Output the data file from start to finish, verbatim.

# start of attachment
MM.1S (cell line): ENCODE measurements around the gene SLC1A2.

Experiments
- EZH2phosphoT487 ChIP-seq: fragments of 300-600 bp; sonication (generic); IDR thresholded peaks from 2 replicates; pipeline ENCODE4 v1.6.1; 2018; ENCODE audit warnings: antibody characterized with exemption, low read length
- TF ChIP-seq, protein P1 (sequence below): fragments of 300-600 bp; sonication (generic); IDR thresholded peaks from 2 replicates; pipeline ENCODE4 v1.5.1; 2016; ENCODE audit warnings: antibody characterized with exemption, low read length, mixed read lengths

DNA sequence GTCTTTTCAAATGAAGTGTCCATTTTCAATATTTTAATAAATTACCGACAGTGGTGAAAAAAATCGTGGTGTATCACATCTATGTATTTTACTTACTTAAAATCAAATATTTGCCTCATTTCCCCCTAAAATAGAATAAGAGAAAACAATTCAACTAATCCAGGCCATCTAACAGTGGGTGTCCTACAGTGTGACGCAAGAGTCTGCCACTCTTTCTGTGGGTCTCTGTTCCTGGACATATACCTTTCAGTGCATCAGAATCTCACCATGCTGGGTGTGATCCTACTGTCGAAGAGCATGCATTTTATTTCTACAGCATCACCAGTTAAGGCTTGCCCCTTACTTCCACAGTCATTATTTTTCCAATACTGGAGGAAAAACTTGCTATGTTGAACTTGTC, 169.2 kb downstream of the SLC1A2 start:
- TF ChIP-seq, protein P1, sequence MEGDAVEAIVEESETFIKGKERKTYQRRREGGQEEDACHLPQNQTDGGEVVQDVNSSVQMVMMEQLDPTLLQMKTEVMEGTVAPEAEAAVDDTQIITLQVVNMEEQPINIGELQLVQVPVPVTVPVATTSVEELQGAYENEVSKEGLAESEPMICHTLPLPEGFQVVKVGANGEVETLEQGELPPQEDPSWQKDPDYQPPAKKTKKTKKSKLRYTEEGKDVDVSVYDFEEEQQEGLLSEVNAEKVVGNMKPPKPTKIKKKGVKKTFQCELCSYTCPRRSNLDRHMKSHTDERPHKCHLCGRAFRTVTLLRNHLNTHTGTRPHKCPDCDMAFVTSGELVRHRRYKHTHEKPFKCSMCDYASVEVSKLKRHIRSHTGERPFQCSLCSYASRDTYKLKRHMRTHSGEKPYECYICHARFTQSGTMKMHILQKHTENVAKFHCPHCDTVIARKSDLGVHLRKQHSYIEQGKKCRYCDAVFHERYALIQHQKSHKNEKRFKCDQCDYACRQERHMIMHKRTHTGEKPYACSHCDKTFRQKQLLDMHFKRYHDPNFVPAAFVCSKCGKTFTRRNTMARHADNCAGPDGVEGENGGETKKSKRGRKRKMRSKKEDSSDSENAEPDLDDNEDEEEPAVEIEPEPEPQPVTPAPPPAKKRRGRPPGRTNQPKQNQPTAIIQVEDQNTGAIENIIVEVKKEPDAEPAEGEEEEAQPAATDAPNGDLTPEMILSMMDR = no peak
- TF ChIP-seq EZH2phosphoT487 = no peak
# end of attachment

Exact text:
MM.1S (cell line): ENCODE measurements around the gene SLC1A2.

Experiments
- EZH2phosphoT487 ChIP-seq: fragments of 300-600 bp; sonication (generic); IDR thresholded peaks from 2 replicates; pipeline ENCODE4 v1.6.1; 2018; ENCODE audit warnings: antibody characterized with exemption, low read length
- TF ChIP-seq, protein P1 (sequence below): fragments of 300-600 bp; sonication (generic); IDR thresholded peaks from 2 replicates; pipeline ENCODE4 v1.5.1; 2016; ENCODE audit warnings: antibody characterized with exemption, low read length, mixed read lengths

DNA sequence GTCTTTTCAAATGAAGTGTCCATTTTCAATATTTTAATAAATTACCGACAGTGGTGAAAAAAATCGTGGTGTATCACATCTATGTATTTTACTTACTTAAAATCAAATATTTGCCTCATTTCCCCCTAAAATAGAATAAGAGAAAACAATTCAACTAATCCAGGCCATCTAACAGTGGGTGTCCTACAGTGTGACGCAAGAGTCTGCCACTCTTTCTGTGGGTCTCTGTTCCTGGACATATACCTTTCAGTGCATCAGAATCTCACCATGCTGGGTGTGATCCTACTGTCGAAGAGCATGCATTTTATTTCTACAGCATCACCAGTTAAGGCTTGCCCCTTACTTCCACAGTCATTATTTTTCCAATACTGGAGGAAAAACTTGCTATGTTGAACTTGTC, 169.2 kb downstream of the SLC1A2 start:
- TF ChIP-seq, protein P1, sequence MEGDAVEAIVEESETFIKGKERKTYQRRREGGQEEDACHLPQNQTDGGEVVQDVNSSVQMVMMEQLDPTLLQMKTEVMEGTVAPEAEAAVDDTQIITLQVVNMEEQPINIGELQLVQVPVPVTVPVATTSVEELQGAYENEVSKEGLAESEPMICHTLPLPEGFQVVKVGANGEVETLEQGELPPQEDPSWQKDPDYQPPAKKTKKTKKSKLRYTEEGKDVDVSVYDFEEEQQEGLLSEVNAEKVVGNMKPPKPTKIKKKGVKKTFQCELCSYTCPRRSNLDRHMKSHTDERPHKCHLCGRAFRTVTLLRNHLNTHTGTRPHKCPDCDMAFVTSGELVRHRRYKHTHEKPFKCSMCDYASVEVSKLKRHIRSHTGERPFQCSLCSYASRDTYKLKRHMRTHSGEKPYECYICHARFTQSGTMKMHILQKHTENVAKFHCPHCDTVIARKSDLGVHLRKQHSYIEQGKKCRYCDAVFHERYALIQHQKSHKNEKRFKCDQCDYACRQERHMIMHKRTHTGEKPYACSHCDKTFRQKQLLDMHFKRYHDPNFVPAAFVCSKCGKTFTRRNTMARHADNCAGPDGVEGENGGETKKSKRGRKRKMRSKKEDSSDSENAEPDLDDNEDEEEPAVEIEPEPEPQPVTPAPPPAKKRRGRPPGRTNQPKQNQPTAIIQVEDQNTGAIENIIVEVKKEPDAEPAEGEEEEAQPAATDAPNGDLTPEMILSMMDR = no peak
- TF ChIP-seq EZH2phosphoT487 = no peak